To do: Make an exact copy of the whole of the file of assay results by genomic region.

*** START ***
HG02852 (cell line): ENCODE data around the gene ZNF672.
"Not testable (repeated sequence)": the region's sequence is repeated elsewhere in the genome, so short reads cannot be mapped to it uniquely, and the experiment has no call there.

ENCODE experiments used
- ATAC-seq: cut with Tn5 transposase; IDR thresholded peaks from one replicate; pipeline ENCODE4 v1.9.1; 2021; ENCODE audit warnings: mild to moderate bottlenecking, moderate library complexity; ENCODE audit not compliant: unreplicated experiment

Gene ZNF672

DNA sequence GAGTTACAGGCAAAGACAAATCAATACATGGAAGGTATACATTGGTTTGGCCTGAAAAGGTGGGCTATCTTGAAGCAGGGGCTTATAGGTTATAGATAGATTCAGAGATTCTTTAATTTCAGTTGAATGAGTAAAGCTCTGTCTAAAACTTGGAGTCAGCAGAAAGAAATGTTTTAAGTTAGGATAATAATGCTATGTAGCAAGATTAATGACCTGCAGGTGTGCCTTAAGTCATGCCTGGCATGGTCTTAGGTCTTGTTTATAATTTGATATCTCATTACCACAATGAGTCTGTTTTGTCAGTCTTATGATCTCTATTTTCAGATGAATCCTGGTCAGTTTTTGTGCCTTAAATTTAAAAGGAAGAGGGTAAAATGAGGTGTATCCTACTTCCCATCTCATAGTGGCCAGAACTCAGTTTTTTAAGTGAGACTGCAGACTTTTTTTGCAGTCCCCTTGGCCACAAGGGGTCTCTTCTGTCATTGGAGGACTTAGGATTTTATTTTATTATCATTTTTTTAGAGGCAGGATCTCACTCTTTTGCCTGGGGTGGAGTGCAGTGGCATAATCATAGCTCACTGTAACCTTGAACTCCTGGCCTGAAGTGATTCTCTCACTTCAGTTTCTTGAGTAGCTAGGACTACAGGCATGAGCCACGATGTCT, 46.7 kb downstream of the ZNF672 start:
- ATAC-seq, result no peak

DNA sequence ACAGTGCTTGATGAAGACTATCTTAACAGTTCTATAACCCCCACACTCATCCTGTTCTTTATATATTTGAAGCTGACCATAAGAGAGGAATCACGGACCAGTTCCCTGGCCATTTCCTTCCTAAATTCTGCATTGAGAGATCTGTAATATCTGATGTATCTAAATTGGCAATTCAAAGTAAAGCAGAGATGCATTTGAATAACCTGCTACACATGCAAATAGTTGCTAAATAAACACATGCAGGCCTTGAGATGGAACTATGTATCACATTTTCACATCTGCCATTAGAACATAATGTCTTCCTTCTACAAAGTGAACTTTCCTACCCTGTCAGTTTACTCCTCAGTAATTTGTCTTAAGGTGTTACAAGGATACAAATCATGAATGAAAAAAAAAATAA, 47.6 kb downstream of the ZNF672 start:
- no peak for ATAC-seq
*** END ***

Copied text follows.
HG02852 (cell line): ENCODE data around the gene ZNF672.
"Not testable (repeated sequence)": the region's sequence is repeated elsewhere in the genome, so short reads cannot be mapped to it uniquely, and the experiment has no call there.

ENCODE experiments used
- ATAC-seq: cut with Tn5 transposase; IDR thresholded peaks from one replicate; pipeline ENCODE4 v1.9.1; 2021; ENCODE audit warnings: mild to moderate bottlenecking, moderate library complexity; ENCODE audit not compliant: unreplicated experiment

Gene ZNF672

DNA sequence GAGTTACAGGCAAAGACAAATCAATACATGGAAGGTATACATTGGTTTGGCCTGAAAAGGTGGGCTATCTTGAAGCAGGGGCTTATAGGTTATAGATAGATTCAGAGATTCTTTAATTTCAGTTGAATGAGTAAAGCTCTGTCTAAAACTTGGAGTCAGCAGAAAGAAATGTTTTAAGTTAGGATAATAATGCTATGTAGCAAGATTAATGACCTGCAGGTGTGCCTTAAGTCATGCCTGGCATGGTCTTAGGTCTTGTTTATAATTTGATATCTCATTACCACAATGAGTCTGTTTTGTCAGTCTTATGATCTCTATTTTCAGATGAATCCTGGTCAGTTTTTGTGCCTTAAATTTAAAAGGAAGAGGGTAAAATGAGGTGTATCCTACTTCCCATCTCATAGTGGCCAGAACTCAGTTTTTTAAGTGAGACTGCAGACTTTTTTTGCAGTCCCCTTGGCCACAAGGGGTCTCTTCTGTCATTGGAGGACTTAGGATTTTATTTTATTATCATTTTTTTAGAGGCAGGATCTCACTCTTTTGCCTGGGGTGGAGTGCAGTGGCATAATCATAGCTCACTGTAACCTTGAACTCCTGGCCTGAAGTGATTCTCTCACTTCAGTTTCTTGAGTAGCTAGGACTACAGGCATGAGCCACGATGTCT, 46.7 kb downstream of the ZNF672 start:
- ATAC-seq, result no peak

DNA sequence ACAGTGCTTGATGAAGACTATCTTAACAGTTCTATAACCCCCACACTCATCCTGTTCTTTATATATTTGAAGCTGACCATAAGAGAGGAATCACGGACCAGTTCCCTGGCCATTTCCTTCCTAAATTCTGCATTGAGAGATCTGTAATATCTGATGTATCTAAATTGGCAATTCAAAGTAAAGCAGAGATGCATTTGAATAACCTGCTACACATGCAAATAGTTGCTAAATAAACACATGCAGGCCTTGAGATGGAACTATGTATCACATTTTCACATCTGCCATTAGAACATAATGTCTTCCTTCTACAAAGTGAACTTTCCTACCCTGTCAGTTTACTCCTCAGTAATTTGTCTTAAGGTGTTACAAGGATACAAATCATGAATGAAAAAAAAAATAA, 47.6 kb downstream of the ZNF672 start:
- no peak for ATAC-seq